The patient hunter at water’s edge
By Susan Campbell
Think of a heron and a tall, lanky wader comes to mind. However, the green heron is a quite different animal. This stocky bird is about the size of a crow with relatively short yellow legs. But it does have a dark, dagger-like bill and a handsome, velvety-green back, dark cap and chestnut-colored body. And in true heron form, it moves slowly and deliberately, hunting in and around the water’s edge.
Because of this slow-motion lifestyle, this bird is often overlooked. It may only be when it flushes from thick vegetation or croaks to advertise its territory that the green heron gets noticed.
Although not an inhabitant of saltwater, green herons are found throughout the coastal plain. These birds can turn up along estuaries, marshes, rivers and smaller bodies of water. Not surprisingly, they feed on fish, amphibians, and large invertebrates. And they have even been known to grab hummingbirds from time to time.
Very versatile hunters, they can dive and swim after prey if motivated. Moving through deep water is likely made possible by their natural buoyancy and the partial webbing between their toes. Most remarkably, green herons are one of a very few bird species that actually use tools. Individuals have been known to use worms, twigs, feathers, bread crusts and more to lure small fish within easy reach.
Green herons are adaptable when it comes to breeding as well. A tight, seasonal pair bond is formed between males and females each year. The male will choose a location and begin nest-building early on. The female will take over and construct a platform of sticks that may be solid, or it may be quite flimsy. But the nest will always be protected, whether it is in a tree or large shrub.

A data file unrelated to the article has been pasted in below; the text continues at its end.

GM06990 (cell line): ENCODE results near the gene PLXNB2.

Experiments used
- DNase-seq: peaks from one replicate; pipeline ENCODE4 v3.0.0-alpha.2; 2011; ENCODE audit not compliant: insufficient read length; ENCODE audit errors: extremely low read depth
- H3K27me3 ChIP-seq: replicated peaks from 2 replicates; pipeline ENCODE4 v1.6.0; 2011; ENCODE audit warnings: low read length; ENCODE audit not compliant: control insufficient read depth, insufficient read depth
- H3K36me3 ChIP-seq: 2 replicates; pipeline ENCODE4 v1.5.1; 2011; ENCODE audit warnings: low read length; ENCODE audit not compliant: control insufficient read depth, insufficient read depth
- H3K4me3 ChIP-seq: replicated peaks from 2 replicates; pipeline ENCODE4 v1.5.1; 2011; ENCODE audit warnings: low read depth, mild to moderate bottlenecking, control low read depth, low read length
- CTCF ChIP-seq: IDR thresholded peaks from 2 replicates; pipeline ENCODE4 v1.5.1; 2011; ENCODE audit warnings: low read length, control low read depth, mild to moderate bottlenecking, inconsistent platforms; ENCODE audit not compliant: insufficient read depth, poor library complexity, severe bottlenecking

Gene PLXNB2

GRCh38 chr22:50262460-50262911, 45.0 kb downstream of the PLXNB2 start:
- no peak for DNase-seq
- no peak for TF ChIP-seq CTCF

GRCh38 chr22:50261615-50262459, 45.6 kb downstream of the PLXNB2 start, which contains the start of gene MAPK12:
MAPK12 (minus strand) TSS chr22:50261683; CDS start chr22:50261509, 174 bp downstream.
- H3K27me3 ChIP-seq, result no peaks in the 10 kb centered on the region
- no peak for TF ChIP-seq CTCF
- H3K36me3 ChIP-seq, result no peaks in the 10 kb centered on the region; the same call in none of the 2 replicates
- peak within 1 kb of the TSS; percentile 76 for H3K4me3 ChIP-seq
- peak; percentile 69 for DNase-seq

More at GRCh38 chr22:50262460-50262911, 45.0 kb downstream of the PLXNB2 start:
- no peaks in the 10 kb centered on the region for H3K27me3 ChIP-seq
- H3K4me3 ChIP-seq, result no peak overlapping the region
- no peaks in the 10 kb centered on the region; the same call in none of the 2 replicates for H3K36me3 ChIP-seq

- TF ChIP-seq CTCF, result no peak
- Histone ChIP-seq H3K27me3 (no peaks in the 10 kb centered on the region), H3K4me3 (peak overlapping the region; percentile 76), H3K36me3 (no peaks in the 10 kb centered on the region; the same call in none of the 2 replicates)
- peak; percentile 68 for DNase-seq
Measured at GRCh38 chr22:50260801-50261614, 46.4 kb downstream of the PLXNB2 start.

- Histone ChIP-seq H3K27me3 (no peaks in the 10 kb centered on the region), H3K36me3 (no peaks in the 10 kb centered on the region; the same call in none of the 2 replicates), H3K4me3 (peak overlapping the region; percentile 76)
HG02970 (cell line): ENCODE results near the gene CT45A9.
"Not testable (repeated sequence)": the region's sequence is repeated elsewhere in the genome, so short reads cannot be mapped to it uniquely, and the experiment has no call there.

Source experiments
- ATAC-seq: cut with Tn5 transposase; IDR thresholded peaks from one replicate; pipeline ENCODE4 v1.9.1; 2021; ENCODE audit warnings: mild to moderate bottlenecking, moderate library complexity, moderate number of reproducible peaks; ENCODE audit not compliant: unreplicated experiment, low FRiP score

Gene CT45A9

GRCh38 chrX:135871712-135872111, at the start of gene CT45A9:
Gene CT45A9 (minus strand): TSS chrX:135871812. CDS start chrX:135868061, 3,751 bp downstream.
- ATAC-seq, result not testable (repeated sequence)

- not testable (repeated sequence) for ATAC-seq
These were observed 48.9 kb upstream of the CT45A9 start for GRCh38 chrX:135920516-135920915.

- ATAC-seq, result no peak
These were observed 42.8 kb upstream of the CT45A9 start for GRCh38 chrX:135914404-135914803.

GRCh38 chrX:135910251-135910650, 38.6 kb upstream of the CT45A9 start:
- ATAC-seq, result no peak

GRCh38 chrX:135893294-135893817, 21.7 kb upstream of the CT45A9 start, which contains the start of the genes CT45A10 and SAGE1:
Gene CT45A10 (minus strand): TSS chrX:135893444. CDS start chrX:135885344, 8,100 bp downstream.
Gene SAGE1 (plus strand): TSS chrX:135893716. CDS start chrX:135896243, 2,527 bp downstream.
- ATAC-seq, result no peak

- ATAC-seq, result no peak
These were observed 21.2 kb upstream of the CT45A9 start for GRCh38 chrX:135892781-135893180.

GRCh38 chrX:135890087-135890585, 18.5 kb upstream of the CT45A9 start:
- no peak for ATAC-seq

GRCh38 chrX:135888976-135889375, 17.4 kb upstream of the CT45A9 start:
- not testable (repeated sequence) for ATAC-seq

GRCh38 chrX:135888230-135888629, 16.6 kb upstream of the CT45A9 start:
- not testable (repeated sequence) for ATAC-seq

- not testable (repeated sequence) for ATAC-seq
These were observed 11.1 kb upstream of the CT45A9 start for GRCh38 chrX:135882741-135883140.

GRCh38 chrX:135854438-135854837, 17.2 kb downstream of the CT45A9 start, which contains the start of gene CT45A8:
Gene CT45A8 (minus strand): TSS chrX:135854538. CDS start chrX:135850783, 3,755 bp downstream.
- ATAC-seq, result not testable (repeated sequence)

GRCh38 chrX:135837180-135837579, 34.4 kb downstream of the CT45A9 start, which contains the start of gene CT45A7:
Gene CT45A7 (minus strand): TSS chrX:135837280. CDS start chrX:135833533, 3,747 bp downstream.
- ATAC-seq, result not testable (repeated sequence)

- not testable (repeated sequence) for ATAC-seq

A clutch of three to five eggs will be protected and incubated by both parents. Likewise, the young will be fed and brooded by the male and female. And it will be a month or more that the herons will remain together as a family as the juveniles learn what it takes to survive.
Here in the Wilmington area, we may have a few green herons year-round. However, most members of the population in the eastern U.S. head to the Caribbean or Central America each fall. Even before this southward movement, individuals may wander in any direction, especially if food levels drop or water sources dry up. Individuals have covered very long distances: Surprisingly, a few have been observed as far away as Great Britain and France.
While green herons are with us in the coming weeks, if you scan the edges of wet habitat, you may spot one — hunched, with a long, sharp bill staring intently into the water. Better yet, listen for a loud, catlike “skeow” or odd screaming that may give its presence away. Should a green heron fly, it may seem somewhat crow-like with slow wing beats; however, its partially unfolded neck ought to give it away.
Susan would love to receive your wildlife sightings and photos. She can be contacted at email@example.com.